BasiGo, an e-bus company, has set up a charging station in Nairobi, becoming the first connected through the new e-mobility tariff. Its electric buses replace imported diesel with clean power, fostering the growth of the EV industry.
Electric mobility is slowly taking shape in the Kenyan market, particularly in Nairobi. Several electric vehicle companies have set up shops in the country, led by BasiGo and ROAM Mobility.
BasiGo, as its name suggests (Basi is a Swahili name for bus), is taking electric mobility to the masses who use public transport in Nairobi. ROAM has a similar business model, but has other products, such as electric motorcycles. Companies like Hummingbird, have taken a different approach in the sector, by partnering with the hospitality industry to offer electric vehicles for their customers.
While these developments have been made over the last couple of years, Kenyans have always wanted to know how the companies plan to roll out charging stations for their vehicles. Charging stations can influence and facilitate EV adoption. The availability of charging stations is a key factor influencing consumers’ decisions to switch to electric vehicles. By installing charging infrastructure in new markets, it becomes more convenient for people to charge their EVs, alleviating range anxiety and making EV ownership more practical and accessible.
Now, BasiGo has launched the first publicly available fast-charging station for its fleet of electric buses in Kenya. Located in Nairobi’s Buru Buru area, the facility is the first one linked to the nation’s e-mobility tariff approved by the Energy & Petroleum Regulatory Authority (EPRA) in 2023. The tariffs offer affordable electricity for charging electric vehicles during nighttime in Kenya, taking advantage of the surplus of renewable energy available during those hours. In the past three years, around 90% of the electricity supplied to the grid has been generated from renewable sources like hydro, geothermal, solar, and wind. During the off-peak hours at night, this percentage increases to 100%, indicating that the grid is entirely powered by clean energy during most of that time.
“Thanks to the support of Kenya Power in establishing the E-mobility tariff, we can invest in infrastructure like this charging station and enable the rapid growth of the electric vehicle industry in Kenya,” BasiGo CEO Jit Bhattacharya said.
The station can charge six buses simultaneously, but by the end of the year, it will be upgraded to accommodate up to 25 vehicles. With the addition of this new station, BasiGo now operates three charging stations, collectively capable of charging more than 20 electric buses. This latest station will be the dedicated charging location for electric buses operated by OMA Sacco and Embassava Sacco.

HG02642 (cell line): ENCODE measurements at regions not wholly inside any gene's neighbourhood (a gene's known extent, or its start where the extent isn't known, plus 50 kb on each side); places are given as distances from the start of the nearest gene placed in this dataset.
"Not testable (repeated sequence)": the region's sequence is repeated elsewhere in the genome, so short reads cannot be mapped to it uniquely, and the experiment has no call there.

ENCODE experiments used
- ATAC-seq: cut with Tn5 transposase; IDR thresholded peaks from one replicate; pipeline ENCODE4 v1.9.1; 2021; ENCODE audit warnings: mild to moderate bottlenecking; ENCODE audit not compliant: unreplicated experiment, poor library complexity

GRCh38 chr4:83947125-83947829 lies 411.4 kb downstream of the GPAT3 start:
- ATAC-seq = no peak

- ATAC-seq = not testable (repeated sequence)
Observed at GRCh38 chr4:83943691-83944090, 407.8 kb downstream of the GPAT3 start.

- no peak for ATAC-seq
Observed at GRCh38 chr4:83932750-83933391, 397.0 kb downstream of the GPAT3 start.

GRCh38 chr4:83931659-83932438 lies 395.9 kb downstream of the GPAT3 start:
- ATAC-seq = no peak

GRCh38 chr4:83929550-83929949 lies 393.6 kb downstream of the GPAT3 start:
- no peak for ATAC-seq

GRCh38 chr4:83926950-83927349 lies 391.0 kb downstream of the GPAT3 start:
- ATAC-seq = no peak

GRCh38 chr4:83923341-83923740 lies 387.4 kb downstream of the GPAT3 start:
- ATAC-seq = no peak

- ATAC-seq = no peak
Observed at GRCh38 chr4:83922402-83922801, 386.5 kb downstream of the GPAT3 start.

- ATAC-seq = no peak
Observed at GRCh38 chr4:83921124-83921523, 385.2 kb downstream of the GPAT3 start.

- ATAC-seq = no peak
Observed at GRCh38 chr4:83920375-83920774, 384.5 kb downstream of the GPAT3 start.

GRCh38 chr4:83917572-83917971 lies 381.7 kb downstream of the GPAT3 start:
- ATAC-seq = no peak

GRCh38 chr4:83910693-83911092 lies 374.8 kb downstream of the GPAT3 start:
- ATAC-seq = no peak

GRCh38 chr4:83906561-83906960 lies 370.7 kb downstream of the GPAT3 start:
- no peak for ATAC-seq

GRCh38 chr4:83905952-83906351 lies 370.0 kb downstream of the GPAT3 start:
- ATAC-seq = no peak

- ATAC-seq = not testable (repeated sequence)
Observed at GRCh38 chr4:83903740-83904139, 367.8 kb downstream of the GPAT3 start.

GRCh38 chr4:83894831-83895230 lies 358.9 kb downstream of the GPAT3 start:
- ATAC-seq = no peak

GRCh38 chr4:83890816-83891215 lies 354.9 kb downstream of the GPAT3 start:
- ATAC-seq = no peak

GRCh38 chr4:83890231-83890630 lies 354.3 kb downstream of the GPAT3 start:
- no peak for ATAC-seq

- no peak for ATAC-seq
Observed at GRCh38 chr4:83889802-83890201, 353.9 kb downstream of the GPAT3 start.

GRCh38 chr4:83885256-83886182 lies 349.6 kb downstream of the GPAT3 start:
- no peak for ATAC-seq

Each electric bus the company deploys and charges replaces the consumption of 20,000 litres per year of imported diesel with 50 MWh of clean, renewable electricity generated locally in Kenya. The introduction of the e-mobility tariff enables investments in infrastructure like this charging station, fostering the rapid growth of the electric vehicle industry in Kenya.
According to Dr. (Eng.) Joseph Siror, the Managing Director and Chief Executive of Kenya Power, says the transportation sector in Kenya contributes to 67% of all emissions in the energy sector and 12% of national emissions. These emissions are projected to rise to 17% by 2030. Supporting the growth of the E-mobility sector is crucial in combating this trend. Kenya, as the largest economy in the region and a leader in clean energy, has the opportunity to become the launch pad for the rest of the continent in the development of the electric vehicle industry.
BasiGo has plans to make its charging stations accessible to the public for charging electric cars and trucks by the end of 2023. It also intends to deploy similar charging stations throughout Nairobi and eventually across the country. These efforts aim to facilitate the deployment of 1,000 electric buses to Nairobi bus operators within the next three years.
The state is also in the process of building robust facilities for e-mobility. Kenya Power, for instance, is currently engaging a consultant to assist in developing an E-mobility Network Infrastructure System (ENIS). ENIS aims to pilot electric vehicle charging stations, serving the company’s internal needs and demonstration purposes. Kenya Power has also allocated KES 40 million ($290,000) to buy three electric cars and build three electric vehicle-charging points in Nairobi. The company aims to replace its 2,000 vehicles powered by fossil fuels in the next four years. This transition will involve retrofitting electric engines onto current vehicles and acquiring new electric cars.